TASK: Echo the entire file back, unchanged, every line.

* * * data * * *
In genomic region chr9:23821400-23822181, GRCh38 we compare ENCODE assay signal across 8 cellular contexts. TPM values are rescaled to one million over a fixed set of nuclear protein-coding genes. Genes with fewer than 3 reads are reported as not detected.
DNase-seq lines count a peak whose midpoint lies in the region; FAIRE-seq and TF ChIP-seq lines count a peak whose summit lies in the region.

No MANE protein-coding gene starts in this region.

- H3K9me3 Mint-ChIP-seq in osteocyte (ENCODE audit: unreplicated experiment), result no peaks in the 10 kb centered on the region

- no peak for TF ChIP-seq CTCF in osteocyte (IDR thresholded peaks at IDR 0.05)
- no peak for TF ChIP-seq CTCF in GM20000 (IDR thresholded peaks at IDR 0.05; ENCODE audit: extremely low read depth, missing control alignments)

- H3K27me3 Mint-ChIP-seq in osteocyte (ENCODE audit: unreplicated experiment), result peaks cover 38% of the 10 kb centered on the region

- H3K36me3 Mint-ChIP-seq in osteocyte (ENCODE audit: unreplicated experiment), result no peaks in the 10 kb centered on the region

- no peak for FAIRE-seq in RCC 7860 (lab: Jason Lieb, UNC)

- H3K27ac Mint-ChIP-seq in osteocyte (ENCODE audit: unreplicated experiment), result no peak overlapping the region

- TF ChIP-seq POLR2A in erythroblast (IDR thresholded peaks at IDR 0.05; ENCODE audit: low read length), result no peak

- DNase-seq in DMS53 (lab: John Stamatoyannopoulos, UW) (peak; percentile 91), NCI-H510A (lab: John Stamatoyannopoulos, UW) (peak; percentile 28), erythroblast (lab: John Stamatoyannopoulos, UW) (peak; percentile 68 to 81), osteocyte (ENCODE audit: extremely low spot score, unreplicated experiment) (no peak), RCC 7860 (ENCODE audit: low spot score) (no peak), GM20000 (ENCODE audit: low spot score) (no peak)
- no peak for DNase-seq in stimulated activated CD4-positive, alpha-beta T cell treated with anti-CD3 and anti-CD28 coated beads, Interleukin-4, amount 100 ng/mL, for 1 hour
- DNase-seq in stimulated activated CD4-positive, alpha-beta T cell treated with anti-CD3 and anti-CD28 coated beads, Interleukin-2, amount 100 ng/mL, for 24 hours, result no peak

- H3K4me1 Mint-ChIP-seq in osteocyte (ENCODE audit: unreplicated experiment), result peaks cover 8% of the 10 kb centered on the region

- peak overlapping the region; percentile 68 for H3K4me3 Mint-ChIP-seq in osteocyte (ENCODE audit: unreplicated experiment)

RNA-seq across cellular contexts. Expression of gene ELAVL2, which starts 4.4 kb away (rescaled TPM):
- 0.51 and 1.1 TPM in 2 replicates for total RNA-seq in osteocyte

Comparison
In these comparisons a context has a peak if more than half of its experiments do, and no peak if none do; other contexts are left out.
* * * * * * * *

In genomic region chr9:23821400-23822181, GRCh38 we compare ENCODE assay signal across 8 cellular contexts. TPM values are rescaled to one million over a fixed set of nuclear protein-coding genes. Genes with fewer than 3 reads are reported as not detected.
DNase-seq lines count a peak whose midpoint lies in the region; FAIRE-seq and TF ChIP-seq lines count a peak whose summit lies in the region.

No MANE protein-coding gene starts in this region.

- H3K9me3 Mint-ChIP-seq in osteocyte (ENCODE audit: unreplicated experiment), result no peaks in the 10 kb centered on the region

- no peak for TF ChIP-seq CTCF in osteocyte (IDR thresholded peaks at IDR 0.05)
- no peak for TF ChIP-seq CTCF in GM20000 (IDR thresholded peaks at IDR 0.05; ENCODE audit: extremely low read depth, missing control alignments)

- H3K27me3 Mint-ChIP-seq in osteocyte (ENCODE audit: unreplicated experiment), result peaks cover 38% of the 10 kb centered on the region

- H3K36me3 Mint-ChIP-seq in osteocyte (ENCODE audit: unreplicated experiment), result no peaks in the 10 kb centered on the region

- no peak for FAIRE-seq in RCC 7860 (lab: Jason Lieb, UNC)

- H3K27ac Mint-ChIP-seq in osteocyte (ENCODE audit: unreplicated experiment), result no peak overlapping the region

- TF ChIP-seq POLR2A in erythroblast (IDR thresholded peaks at IDR 0.05; ENCODE audit: low read length), result no peak

- DNase-seq in DMS53 (lab: John Stamatoyannopoulos, UW) (peak; percentile 91), NCI-H510A (lab: John Stamatoyannopoulos, UW) (peak; percentile 28), erythroblast (lab: John Stamatoyannopoulos, UW) (peak; percentile 68 to 81), osteocyte (ENCODE audit: extremely low spot score, unreplicated experiment) (no peak), RCC 7860 (ENCODE audit: low spot score) (no peak), GM20000 (ENCODE audit: low spot score) (no peak)
- no peak for DNase-seq in stimulated activated CD4-positive, alpha-beta T cell treated with anti-CD3 and anti-CD28 coated beads, Interleukin-4, amount 100 ng/mL, for 1 hour
- DNase-seq in stimulated activated CD4-positive, alpha-beta T cell treated with anti-CD3 and anti-CD28 coated beads, Interleukin-2, amount 100 ng/mL, for 24 hours, result no peak

- H3K4me1 Mint-ChIP-seq in osteocyte (ENCODE audit: unreplicated experiment), result peaks cover 8% of the 10 kb centered on the region

- peak overlapping the region; percentile 68 for H3K4me3 Mint-ChIP-seq in osteocyte (ENCODE audit: unreplicated experiment)

RNA-seq across cellular contexts. Expression of gene ELAVL2, which starts 4.4 kb away (rescaled TPM):
- 0.51 and 1.1 TPM in 2 replicates for total RNA-seq in osteocyte

Comparison
In these comparisons a context has a peak if more than half of its experiments do, and no peak if none do; other contexts are left out.